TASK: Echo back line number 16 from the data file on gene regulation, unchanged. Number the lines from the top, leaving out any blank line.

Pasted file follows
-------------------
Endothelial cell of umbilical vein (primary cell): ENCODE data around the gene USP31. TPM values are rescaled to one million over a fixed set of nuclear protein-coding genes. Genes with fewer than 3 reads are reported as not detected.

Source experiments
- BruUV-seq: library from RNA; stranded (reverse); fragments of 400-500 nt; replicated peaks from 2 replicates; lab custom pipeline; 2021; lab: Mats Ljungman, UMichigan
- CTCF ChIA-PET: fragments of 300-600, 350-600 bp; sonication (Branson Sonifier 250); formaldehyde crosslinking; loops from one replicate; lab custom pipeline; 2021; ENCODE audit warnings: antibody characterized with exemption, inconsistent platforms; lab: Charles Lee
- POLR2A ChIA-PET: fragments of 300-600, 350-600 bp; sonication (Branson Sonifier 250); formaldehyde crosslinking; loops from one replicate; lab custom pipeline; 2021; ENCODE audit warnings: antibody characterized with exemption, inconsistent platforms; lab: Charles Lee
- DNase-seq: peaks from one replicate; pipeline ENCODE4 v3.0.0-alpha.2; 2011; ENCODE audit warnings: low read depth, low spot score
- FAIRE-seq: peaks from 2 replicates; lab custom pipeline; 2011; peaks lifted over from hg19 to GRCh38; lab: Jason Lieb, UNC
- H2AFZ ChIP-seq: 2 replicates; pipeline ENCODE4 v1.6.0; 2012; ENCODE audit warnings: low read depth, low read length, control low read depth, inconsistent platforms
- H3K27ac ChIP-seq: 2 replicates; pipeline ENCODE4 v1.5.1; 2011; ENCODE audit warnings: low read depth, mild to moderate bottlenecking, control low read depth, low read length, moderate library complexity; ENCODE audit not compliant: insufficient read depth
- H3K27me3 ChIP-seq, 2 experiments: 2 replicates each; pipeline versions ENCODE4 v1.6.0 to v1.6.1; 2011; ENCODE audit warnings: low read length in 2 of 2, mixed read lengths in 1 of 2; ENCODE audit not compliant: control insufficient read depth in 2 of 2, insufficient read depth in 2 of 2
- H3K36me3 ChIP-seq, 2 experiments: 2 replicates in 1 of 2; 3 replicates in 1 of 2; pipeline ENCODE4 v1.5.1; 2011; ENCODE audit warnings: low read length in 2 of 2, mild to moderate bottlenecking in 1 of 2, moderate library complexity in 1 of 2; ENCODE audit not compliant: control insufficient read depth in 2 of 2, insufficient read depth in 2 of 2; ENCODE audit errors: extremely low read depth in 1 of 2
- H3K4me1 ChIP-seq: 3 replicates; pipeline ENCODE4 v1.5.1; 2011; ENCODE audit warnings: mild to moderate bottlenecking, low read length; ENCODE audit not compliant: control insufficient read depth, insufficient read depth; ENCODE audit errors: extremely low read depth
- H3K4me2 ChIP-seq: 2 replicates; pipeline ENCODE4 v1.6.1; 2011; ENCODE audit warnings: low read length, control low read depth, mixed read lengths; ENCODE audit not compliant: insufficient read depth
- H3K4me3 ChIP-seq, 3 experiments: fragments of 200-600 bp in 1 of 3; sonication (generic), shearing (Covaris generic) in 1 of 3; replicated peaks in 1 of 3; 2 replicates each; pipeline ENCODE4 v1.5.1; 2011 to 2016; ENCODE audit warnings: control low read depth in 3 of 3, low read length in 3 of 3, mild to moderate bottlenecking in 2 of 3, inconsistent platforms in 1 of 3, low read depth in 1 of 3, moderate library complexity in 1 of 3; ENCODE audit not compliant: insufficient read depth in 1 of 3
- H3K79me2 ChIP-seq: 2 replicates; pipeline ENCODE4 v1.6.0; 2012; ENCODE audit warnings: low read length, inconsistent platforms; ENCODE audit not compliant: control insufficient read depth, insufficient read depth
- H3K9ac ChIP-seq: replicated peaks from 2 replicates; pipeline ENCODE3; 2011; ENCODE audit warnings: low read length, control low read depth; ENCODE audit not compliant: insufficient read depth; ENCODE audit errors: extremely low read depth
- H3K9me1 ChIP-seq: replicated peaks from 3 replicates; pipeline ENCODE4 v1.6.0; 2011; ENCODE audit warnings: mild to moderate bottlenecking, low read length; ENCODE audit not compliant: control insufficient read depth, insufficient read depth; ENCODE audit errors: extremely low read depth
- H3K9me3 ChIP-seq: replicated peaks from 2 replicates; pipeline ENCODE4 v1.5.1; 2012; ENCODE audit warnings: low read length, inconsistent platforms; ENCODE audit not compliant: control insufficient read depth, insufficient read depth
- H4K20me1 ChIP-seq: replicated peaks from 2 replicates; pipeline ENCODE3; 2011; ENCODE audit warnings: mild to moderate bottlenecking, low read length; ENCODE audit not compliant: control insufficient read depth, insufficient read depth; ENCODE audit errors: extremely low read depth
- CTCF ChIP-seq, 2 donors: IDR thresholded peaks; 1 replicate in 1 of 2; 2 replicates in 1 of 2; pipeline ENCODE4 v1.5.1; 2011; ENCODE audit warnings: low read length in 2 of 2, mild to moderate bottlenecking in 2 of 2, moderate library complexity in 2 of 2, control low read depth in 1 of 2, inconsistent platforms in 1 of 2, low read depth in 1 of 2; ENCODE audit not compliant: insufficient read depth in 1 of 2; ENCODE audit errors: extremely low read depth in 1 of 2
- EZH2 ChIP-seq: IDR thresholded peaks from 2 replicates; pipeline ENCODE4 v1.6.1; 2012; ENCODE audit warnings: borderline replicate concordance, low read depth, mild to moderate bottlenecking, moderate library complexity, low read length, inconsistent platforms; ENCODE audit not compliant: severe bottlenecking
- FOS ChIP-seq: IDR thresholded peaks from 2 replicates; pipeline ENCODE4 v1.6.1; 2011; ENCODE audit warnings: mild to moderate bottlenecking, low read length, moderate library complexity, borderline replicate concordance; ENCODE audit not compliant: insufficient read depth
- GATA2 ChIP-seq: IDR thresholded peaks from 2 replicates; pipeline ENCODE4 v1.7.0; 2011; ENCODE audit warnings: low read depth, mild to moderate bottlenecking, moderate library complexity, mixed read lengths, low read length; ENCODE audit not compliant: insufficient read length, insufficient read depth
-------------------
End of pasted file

- H3K9ac ChIP-seq: replicated peaks from 2 replicates; pipeline ENCODE3; 2011; ENCODE audit warnings: low read length, control low read depth; ENCODE audit not compliant: insufficient read depth; ENCODE audit errors: extremely low read depth